Great managers know what motivates their team. They take the time to uncover these motivators, to talk with their team about them, and to help them tap into these when they need to come together to achieve something for the rep and the company.


Accountability is a key success factor in high performing teams.

Or for simply hitting quota that hasn’t been sandbagged. But it’s far too rare to see it actually enforced.

Managers say, “I hire adults,” and then don’t pay attention when those adults don’t execute on any sort of realistic plan. The manager goes to his or her boss and says, “Well, we’re working on some things to get it turned around,” but strangely, those things too rarely involve finding tried and true ways to quickly get in front of new opportunities.

(You’ll still sometimes hear managers who say, “I don’t believe in cold calling,” either because they can’t do it, won’t do it, or are afraid of trying to press their team to do it. Unfortunately for these managers, their competition often enough does believe in it and is poaching their prospects quickly.)

Accountability is a commitment to consistently engaging in the right behaviors, mostly related to prospecting for new opportunities. As Bill Belichick says, “Do your job,” and the job is more than just “closing qualified leads,” but getting in front of them and qualifying them, too.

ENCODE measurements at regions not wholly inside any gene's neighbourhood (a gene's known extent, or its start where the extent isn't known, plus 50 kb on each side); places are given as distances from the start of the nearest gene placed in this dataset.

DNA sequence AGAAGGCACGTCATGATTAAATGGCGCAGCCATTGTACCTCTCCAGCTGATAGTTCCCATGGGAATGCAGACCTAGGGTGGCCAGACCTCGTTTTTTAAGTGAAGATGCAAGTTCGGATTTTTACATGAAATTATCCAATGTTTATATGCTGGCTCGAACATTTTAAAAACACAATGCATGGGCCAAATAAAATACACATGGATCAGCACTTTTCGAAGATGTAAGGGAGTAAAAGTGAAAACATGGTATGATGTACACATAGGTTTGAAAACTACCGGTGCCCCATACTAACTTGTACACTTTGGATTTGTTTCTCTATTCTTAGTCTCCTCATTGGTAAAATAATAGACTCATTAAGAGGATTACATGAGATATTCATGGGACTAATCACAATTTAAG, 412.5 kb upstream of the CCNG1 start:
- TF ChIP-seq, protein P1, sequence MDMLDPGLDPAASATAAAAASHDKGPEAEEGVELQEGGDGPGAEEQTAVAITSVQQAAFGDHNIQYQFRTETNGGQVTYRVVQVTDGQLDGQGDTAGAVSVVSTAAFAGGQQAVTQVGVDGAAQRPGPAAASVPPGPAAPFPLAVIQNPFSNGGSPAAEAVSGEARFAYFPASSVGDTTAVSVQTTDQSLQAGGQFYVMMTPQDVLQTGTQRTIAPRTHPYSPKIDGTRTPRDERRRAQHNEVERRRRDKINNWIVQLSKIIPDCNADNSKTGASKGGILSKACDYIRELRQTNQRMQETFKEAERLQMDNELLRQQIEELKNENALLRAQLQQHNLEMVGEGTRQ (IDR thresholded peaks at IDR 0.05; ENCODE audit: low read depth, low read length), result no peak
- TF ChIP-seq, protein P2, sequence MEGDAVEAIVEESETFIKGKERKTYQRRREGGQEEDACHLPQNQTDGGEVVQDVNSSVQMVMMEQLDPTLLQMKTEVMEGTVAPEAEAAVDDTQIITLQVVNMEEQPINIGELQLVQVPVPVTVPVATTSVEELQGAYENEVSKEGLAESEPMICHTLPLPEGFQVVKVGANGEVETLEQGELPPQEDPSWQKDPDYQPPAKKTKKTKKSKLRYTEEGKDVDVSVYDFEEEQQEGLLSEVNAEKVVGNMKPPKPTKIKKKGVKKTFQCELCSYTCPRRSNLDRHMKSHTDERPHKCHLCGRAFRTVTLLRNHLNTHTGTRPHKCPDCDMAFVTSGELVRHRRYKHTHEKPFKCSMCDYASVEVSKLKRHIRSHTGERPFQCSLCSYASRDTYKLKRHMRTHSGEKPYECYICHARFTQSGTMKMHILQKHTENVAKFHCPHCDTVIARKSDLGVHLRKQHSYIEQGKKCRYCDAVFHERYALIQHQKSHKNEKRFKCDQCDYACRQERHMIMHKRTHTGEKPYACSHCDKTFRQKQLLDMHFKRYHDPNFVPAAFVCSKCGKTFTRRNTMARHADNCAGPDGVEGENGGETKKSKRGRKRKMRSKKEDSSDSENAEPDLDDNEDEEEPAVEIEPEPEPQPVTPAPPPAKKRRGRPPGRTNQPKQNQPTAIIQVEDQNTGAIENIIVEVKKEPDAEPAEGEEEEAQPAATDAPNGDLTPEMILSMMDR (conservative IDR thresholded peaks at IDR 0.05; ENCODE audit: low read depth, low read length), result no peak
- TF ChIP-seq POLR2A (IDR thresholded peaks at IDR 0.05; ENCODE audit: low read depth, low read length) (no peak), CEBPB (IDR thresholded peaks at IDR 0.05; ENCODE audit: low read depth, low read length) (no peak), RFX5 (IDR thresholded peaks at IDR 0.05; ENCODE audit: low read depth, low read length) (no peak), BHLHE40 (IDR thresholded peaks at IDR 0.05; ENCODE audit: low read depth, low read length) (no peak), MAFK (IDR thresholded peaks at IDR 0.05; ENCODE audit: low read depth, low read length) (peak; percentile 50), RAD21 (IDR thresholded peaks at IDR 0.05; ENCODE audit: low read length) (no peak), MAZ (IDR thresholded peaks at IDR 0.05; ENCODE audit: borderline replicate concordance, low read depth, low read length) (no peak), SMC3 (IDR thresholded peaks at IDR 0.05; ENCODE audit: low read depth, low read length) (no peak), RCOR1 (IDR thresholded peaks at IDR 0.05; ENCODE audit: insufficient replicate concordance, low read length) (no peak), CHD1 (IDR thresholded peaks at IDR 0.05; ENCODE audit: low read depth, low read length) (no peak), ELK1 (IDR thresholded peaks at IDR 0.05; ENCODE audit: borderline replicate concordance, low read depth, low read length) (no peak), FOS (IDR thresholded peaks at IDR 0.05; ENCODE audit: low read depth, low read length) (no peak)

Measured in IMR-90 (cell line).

If “accountability” in an organization doesn’t involve some sort of consequence for failing to execute on the required activities, it’s not accountability.

A mentor of mine once said, “Here’s the three step process for changing behavior. Tell the rep, ‘Here’s what I expect. Here’s what happens if you don’t get on board. And this doesn’t start in 1 month. It starts today. If I don’t see it every day for the rest of the week, here’s what’s happening.’”

Only an owner can authorize that sort of approach, but in many underperforming organizations, it’s absolutely needed.

If accountability isn’t part of the fabric of your culture, and you don’t have some amazing and novel marketing or product that has customers lined up at your door, you’re in trouble.


Coaching salespeople is different from coaching your kids in sports.

Having coached kids, I know you can give little Sam a couple of pointers on how he shoots or catches and it sometimes makes a huge difference, especially if he’s coachable.

Coaching adults in something as emotional and unpredictable as sales is another animal altogether. It is more than a few pointers, and it involves regular rehearsal of scenarios so you and they know how they’ll perform when they go live.

It also involves a great deal of pulling information out of them so the reps discover their own answers; a thoughtful manager will be able to do this. However, the average manager tells reps what to do, pats them on the rear, and sends them back onto the field. He or she then marches to the CEO’s office and says, “Yeah, we’re on track. I’ve done this for years. Take it from me, this is how it’s done.” The business owner, thinking sales is some black art, believes this to be true.